Before the King James Version of 1611 came out, the Roman Catholic Church put out an English language version of the New Testament in 1582 at the English language (cathedral) college at Reims, France. (Below is that English language translation adapted into a manuscript format I produced. It is the opening to the Gospel according to John the apostle and evangelist). In 1610, the Old Testament was translated from the Latin Vulgate into English at the English language (cathedral) college at Douay, France. The Roman Catholics were ahead of the curve, the Anglicans used the Catholic version of the New Testament to influence the King James Version, but lost the public relations battle in the reformation, counter reformation, and English language translations of the Bible that followed. The fact is, the Douay-Reims Version is rather obscure, yet provides a superb English language translation.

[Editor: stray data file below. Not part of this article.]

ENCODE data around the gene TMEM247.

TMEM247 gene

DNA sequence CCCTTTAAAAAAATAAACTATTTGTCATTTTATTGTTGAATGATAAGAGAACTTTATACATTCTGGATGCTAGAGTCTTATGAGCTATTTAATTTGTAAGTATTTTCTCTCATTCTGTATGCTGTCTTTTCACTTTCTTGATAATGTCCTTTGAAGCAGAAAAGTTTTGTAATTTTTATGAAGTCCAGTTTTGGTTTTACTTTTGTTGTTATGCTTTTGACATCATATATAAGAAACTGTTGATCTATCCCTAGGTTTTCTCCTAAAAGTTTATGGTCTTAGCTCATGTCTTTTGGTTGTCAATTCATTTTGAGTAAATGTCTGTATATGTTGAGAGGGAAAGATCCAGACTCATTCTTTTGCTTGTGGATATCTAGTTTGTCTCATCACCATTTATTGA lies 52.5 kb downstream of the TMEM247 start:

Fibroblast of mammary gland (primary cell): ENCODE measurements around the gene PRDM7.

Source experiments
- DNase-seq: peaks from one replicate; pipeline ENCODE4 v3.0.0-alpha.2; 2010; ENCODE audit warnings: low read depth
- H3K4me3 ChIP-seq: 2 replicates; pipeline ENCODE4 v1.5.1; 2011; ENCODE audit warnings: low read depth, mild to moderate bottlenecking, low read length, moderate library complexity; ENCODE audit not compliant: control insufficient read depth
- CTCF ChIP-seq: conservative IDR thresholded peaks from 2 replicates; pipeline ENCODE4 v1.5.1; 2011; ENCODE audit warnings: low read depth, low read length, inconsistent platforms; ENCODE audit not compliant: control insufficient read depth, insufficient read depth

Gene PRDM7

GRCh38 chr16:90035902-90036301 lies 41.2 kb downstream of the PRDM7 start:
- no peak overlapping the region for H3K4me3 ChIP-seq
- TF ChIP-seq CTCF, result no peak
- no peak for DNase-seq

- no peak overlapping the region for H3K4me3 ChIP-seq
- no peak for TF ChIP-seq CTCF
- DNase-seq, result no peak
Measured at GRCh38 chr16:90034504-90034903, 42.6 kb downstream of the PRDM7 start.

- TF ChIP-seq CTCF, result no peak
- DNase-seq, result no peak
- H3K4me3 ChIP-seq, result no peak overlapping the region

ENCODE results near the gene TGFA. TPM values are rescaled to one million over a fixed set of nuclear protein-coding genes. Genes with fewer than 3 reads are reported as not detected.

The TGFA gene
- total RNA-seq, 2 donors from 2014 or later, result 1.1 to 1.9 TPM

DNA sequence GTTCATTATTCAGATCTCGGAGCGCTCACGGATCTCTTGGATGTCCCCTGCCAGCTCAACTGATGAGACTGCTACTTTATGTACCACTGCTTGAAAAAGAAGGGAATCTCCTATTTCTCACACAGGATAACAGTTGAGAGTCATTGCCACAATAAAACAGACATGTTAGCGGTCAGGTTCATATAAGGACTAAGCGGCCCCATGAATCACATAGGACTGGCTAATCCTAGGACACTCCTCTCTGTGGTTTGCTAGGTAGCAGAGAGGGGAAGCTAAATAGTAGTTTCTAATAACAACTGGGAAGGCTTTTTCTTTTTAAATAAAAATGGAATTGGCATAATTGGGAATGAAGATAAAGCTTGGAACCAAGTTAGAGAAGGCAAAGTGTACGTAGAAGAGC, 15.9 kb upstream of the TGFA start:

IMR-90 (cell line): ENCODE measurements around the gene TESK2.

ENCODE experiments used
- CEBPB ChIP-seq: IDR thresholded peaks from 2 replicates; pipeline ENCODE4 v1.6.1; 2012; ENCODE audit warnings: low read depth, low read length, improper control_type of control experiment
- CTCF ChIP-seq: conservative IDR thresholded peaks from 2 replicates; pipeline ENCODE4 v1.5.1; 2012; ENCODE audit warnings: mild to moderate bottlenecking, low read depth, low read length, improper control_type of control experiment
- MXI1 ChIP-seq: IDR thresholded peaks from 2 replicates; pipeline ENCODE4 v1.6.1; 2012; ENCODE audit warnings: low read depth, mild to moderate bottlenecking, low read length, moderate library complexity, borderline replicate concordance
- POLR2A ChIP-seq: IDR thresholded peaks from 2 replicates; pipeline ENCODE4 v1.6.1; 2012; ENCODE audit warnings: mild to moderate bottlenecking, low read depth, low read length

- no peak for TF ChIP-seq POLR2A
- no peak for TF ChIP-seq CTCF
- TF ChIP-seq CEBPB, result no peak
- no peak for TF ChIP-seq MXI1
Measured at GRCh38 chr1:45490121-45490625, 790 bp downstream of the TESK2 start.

As an obscure point, Acts 12:4 in the New Testament translates the word pesach (Hebrew is pronounced PAY-sock) into Passover in the Douay-Reims version. The King James Version translated pesach into Easter … though the Greek and Latin were accurate …. pesach. Most Christians, Catholic, Orthodox, Anglican, and Protestants celebrate Easter (the resurrection) though it should be called the Feast of First Fruits.
“The fifteenth of Nisan begins Hag HaMatzah (the Feast of Unleavened Bread), which is a high sabbath …. It is a seven day feast to the Lord. The day following the sabbath during Passover is called the Feast of First Fruits (Leviticus 23:10-11).” (Taken from http://www.mayimhayim.org/Festivals/Feast5.htm).